Consistent with previous reports, our findings suggest that adherence to physical activity guidelines may improve overall survival among breast cancer survivors. We also present the first examination of post-diagnosis change in physical activity. We observed a 42% reduction in risk mortality among those women who were adhering to physical activity guidelines at both baseline and 1-year relative to those who did not meet the guideline at either time point. However, we did not find that 1-year change in physical activity was associated with breast cancer mortality. These findings highlight the importance of sustained post-diagnosis physical activity and suggest that a 1-year period may be too short for even relatively large increases in physical activity to affect breast cancer outcomes. Long-term exposure appears to be the most important determinant of the relationship between physical activity and breast cancer mortality. To improve breast cancer outcomes, women should be encouraged to maintain an active lifestyle over time, aiming to meet or exceed current physical activity guidelines. Toward this goal, physical activity promotion should be incorporated into breast cancer prevention and control programs. Future studies are needed to further examine the potential effect of long-term post-diagnosis change in physical activity on breast cancer outcomes.

Acknowledgments

The Women’s Healthy Eating and Living (WHEL) Study was initiated with the support of the Walton Family Foundation and continued with funding from National Cancer Institute Grant CA 69375. Some of the data were collected from General Clinical Research Centers, National Institute of Health grants M01-RR00070, M01-RR00079, and M01-RR00827.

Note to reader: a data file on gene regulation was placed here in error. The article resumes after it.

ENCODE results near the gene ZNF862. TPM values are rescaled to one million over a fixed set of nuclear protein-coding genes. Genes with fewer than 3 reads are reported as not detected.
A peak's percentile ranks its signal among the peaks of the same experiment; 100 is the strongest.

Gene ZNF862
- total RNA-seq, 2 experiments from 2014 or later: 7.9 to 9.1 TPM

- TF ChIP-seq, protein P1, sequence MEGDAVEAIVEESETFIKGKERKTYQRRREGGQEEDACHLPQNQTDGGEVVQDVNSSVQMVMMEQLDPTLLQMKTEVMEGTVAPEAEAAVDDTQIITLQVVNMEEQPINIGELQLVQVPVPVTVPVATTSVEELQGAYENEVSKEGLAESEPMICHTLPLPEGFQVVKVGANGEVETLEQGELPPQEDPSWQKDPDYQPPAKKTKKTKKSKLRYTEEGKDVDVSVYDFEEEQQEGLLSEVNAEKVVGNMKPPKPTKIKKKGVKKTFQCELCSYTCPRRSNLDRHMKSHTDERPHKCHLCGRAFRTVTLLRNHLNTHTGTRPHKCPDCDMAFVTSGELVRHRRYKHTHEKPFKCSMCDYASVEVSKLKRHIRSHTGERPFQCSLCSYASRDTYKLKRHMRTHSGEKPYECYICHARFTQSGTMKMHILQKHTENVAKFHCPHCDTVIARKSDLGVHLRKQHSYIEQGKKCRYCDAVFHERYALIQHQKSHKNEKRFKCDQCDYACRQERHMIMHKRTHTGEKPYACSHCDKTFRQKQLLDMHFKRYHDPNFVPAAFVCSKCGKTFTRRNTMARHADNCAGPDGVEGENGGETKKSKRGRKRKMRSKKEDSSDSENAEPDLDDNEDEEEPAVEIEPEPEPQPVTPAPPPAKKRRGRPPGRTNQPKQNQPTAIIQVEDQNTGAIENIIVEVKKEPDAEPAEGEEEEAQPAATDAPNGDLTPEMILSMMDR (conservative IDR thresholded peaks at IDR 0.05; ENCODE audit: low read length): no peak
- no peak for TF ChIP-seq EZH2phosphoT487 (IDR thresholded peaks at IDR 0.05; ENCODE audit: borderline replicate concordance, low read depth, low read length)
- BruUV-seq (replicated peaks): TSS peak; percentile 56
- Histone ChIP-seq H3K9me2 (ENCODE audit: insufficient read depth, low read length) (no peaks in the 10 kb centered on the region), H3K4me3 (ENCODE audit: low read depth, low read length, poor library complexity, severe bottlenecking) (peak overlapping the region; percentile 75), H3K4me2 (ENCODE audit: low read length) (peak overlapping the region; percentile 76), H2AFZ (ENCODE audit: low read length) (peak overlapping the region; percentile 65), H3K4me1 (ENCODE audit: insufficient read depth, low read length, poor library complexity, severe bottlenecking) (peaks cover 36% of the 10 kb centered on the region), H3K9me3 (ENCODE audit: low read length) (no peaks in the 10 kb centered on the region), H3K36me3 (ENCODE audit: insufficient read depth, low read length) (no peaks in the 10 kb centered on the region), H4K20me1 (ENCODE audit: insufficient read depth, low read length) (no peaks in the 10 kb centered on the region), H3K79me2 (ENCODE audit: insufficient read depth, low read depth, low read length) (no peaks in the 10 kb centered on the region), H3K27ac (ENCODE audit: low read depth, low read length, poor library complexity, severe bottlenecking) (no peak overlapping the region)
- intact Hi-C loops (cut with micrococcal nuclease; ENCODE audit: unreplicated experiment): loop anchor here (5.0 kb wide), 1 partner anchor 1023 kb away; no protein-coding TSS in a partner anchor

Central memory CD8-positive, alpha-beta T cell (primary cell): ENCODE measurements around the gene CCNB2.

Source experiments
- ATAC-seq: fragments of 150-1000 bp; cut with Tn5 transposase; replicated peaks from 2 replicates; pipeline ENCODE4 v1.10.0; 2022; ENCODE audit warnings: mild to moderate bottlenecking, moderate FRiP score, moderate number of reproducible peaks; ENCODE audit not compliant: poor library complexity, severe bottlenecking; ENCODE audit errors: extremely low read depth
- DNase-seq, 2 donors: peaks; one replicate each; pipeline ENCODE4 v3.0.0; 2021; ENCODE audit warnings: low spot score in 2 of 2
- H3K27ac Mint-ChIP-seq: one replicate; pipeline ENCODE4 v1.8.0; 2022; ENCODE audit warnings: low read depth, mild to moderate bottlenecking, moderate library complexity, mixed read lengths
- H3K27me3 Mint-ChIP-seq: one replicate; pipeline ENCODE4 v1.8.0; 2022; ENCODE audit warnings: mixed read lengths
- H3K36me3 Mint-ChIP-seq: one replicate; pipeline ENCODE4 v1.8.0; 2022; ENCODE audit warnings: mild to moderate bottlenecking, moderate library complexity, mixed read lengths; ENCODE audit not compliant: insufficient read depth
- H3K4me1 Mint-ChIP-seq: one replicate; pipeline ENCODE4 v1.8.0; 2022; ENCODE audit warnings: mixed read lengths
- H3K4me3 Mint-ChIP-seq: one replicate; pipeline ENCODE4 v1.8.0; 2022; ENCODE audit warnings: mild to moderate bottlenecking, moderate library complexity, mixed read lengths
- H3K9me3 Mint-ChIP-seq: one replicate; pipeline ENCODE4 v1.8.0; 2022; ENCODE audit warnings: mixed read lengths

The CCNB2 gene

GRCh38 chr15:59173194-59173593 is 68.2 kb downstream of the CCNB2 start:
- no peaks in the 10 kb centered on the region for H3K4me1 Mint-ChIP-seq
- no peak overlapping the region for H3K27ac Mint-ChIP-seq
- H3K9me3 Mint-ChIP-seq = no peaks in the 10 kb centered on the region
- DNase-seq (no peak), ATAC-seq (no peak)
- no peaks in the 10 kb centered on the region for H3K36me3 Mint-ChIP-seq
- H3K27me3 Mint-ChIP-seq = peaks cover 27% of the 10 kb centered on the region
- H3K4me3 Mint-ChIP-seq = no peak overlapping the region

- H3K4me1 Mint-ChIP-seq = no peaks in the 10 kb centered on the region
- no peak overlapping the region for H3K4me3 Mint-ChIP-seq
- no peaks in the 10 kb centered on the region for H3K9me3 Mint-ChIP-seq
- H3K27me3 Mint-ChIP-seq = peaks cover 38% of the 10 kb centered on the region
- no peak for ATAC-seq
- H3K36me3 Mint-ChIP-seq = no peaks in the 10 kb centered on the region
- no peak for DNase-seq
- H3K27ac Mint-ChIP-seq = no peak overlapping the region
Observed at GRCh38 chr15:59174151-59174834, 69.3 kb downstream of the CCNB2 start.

Open Access This article is distributed under the terms of the Creative Commons Attribution Noncommercial License which permits any noncommercial use, distribution, and reproduction in any medium, provided the original author(s) and source are credited.

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Our study suggested that exercise intervention was beneficial to breast cancer survivors. Therefore, exercise should be recommended to this patient group.

Onco Targets Ther. 2016; 9: 2153–2168.
Published online 2016 Apr 13. doi:  10.2147/OTT.S97864
PMCID: PMC4835133

Effects of exercise intervention in breast cancer survivors: a meta-analysis of 33 randomized controlled trails

Guoqing Zhu,1 Xiao Zhang,1 Yulan Wang,1 Huizi Xiong,2 Yinghui Zhao,1 and Fenyong Sun1

Abstract

Background

Exercise is associated with favorable outcomes in cancer survivors. The purpose of this meta-analysis is to comprehensively summarize the effects of exercise intervention in breast cancer survivors.

Methods

A systematic search of PubMed, Elsevier, and Google scholar was conducted up to March 2015. References from relevant meta-analyses and reviews were also checked.

Results

Thirty-three randomized controlled trials were included in this meta-analysis, including 2,659 breast cancer survivors. Compared with the control group, quality of life was significantly improved in exercise intervention group, especially in mental health and general health subscales of short form 36 questionnaire, as well as emotion well-being and social well-being subscales of the Functional Assessment of Cancer Therapy. Besides, exercise alleviated the symptoms of depression and anxiety in the exercise group. Furthermore, exercise was also associated with positive outcomes in body mass index, lean mass, and muscle strength. In addition, the serum concentration of insulin, insulin-like growth factor-II, and insulin-like growth factor binding protein-1 was significantly reduced in exercise intervention group. However, based on the current data of this meta-analysis, there were no significant differences in sleep dysfunction or fatigue between groups.

Conclusion

Our study suggested that exercise intervention was beneficial to breast cancer survivors. Therefore, exercise should be recommended to this patient group.